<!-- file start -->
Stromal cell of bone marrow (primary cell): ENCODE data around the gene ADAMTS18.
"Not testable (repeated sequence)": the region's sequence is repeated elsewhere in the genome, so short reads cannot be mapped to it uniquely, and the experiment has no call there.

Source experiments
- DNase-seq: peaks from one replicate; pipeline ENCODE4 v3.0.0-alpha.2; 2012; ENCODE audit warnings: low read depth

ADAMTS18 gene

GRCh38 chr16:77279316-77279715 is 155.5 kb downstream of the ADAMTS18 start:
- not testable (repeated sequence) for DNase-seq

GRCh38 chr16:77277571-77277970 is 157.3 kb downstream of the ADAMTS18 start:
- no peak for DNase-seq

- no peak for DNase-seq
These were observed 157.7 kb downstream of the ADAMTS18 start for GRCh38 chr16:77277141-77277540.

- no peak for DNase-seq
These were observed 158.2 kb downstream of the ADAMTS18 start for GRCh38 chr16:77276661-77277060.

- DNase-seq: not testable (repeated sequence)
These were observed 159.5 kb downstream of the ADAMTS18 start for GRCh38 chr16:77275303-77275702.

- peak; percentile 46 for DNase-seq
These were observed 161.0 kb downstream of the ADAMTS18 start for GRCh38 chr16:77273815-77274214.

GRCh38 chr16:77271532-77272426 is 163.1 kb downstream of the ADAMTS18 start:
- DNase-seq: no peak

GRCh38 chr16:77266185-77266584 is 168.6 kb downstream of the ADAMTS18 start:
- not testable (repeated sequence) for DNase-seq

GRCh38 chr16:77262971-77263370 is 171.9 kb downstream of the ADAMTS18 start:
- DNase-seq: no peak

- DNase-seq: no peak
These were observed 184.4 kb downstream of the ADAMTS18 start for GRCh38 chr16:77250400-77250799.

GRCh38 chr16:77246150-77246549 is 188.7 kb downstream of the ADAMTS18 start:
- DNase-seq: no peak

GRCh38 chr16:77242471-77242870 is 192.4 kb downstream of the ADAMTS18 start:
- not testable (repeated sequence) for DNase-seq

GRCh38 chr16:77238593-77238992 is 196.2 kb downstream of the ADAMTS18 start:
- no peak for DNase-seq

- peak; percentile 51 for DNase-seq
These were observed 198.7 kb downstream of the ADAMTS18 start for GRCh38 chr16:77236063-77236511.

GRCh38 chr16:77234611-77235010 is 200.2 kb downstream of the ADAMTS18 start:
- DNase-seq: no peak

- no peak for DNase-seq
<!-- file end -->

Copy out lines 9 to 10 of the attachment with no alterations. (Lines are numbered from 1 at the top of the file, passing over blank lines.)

- no peak for DNase-seq

- no peak for DNase-seq